The purpose of this paper is to identify the circumstances that gave rise to an adverse audit opinion by a New Zealand (Christchurch) accounting firm, Hicks and Ainger, on the annual financial report of the local firm, T.J. Edmonds Ltd, in 1976. In so doing, this study revealed not only previously undocumented issues surrounding major asset purchases but also the impact of key personalities before and after the adverse opinion decision.

Design/methodology/approach

The study is located within the Cultural Theory of History, to theorize the narratives within the wider contextual perspective. The issues surrounding the use of memory from such interviews are also considered. The key material offered in this study is sourced from a 2015 interview with the two key audit partners in this audit engagement.

Findings

The accounting standard on depreciation at that time, SSAP 3, had not been applied properly to the accounting treatment of four helicopters for wild deer operations, purchased a week before balance date. Neither the artificial suppression of profits by this purchase decision and accounting choice nor the fall in profits nor the adverse opinion, influenced share prices or shareholder perceptions long term.

Originality/value

The significance of this project is that it informs the appreciation of the importance of contextual understanding of a singular adverse audit opinion.

Details

Pacific Accounting Review, vol. 30 no. 4
Type: Research Article
ISSN: 0114-0582

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Article
Publication date: 1 December 2004

Rachel Kovacs

The research explored, over seven years, the strategies and impact of six UK pressure groups. The main method used was in‐depth interviews. In addition, extensive searches…

Abstract

The research explored, over seven years, the strategies and impact of six UK pressure groups. The main method used was in‐depth interviews. In addition, extensive searches of several literatures and database, archival, print, government and online works were undertaken, as was unobtrusive monitoring of consultations and other group communications. The data strongly suggested that these groups raised awareness of, and debate about, compelling broadcasting issues that affect viewers and listeners as citizens. At times, they achieved legislative changes. Groups that built strategic relationships with target publics, in tandem with media advocacy and media education, were more likely to achieve their goals, but relationship building was itself a successful outcome and contributed to ad hoc alliances/coalitions that increased organizational effectiveness. Overall, these groups had an impact on the range and quality of broadcasting issues discussed and on citizen engagement in broadcasting issues on national, regional and, increasingly, global levels. This research is one of the first studies from the activist perspective and posits public relations' value to democratic dialogue. It also presents a cross‐cultural perspective that may be transferable to other societies.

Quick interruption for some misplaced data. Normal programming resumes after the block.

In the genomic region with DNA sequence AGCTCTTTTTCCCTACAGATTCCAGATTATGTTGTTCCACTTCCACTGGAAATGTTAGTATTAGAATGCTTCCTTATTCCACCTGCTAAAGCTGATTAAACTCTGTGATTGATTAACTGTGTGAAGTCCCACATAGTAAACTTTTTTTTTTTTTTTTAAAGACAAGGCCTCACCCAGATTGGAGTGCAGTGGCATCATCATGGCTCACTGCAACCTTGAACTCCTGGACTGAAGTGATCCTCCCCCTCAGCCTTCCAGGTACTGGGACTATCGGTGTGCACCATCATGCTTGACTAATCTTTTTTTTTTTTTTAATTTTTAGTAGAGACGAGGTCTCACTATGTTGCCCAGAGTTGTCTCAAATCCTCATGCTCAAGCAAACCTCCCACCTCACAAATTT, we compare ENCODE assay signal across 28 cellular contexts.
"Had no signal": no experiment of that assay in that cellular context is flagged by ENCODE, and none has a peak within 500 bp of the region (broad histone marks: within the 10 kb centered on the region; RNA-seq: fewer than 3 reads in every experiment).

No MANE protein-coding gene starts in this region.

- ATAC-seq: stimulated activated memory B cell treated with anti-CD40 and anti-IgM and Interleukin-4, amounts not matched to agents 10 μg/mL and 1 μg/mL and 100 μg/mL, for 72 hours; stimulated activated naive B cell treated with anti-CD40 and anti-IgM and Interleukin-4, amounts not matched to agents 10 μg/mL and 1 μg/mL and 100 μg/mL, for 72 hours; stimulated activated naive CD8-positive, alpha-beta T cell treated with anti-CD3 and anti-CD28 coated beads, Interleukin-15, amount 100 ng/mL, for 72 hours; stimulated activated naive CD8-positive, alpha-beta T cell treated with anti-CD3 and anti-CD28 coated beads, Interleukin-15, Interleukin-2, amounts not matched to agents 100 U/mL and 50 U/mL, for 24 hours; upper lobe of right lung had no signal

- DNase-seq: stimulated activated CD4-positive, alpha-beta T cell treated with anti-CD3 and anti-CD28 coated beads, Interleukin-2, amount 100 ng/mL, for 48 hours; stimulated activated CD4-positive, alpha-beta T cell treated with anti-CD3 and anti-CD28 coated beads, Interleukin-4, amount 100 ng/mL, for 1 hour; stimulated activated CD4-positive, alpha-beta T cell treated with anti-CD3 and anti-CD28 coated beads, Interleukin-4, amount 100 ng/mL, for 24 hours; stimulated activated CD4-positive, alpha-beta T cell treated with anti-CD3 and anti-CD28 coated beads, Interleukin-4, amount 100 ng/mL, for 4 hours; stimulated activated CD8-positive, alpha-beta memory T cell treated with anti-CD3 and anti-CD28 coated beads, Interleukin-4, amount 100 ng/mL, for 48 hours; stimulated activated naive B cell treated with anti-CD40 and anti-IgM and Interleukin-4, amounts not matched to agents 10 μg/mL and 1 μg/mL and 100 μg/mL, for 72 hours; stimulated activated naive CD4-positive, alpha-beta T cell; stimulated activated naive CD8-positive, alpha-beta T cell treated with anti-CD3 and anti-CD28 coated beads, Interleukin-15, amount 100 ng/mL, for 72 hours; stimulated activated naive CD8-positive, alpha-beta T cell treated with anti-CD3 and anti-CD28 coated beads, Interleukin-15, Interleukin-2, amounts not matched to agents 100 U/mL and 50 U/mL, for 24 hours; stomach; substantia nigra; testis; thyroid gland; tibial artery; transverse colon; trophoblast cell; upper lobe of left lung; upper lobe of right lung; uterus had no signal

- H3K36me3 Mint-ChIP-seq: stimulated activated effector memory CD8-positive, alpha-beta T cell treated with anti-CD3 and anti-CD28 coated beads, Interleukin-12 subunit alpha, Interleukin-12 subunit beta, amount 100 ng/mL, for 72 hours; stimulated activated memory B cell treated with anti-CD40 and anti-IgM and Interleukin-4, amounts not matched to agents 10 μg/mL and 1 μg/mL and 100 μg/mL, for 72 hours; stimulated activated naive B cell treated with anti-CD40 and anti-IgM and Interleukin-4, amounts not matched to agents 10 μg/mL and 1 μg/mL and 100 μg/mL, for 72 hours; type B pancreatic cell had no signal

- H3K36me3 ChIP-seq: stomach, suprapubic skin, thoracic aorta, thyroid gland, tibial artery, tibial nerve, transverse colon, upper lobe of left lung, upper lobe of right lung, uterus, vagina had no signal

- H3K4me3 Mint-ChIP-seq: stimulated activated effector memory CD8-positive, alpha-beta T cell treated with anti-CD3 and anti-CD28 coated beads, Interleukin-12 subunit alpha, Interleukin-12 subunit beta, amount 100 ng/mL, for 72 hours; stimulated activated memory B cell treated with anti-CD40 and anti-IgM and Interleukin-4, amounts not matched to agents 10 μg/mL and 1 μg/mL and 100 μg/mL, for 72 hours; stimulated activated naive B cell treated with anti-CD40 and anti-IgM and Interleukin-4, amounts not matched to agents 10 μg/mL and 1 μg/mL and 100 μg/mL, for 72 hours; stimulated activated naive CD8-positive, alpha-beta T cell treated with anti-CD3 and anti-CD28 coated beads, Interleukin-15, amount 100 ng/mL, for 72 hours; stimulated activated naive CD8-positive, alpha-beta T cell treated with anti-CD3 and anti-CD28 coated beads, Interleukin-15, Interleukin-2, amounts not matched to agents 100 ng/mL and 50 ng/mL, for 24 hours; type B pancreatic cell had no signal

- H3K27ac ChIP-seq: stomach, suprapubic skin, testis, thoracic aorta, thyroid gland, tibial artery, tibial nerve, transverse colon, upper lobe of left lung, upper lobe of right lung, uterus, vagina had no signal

Details

Corporate Communications: An International Journal, vol. 9 no. 4
Type: Research Article
ISSN: 1356-3289

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Article
Publication date: 25 January 2020

Shaw Tearle, Sam S. and Rachel R. Holt

There is a need to evaluate an adapted Equipping Youth to help One Another (EQUIP) programme for people with intellectual disabilities and forensic needs. The purpose of…

Abstract

Purpose

There is a need to evaluate an adapted Equipping Youth to help One Another (EQUIP) programme for people with intellectual disabilities and forensic needs. The purpose of this paper is to explore a service user’s experience of completing the intervention as part of their transition into the community.

Design/methodology/approach

A collaborative case report was used. Following hospital discharge and completion of the adapted EQUIP programme, one service user with mild intellectual disability was supported to share their treatment experiences using participatory action research.

Findings

Findings suggest that while the adapted community EQUIP group can support skills acquisition (e.g. problem-solving), discharge processes and community reintegration, professionals need to maintain a person-centred approach mindful of participants’ complex emotional journeys.

Research limitations/implications

The design allows for tentative conclusions to be made about the service user’s journey and is not necessarily generalisable.

Practical implications

There is a pressing need to develop the evidence base for interventions offered in the community to people with intellectual disabilities and a history of offending. This report provides some evidence that EQUIP can be adapted to support this population.

Originality/value

This is the first coproduced publication exploring the experience of a service user with intellectual disability who completed an adapted EQUIP programme.

Details

Journal of Intellectual Disabilities and Offending Behaviour, vol. 11 no. 1
Type: Research Article
ISSN: 2050-8824

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Article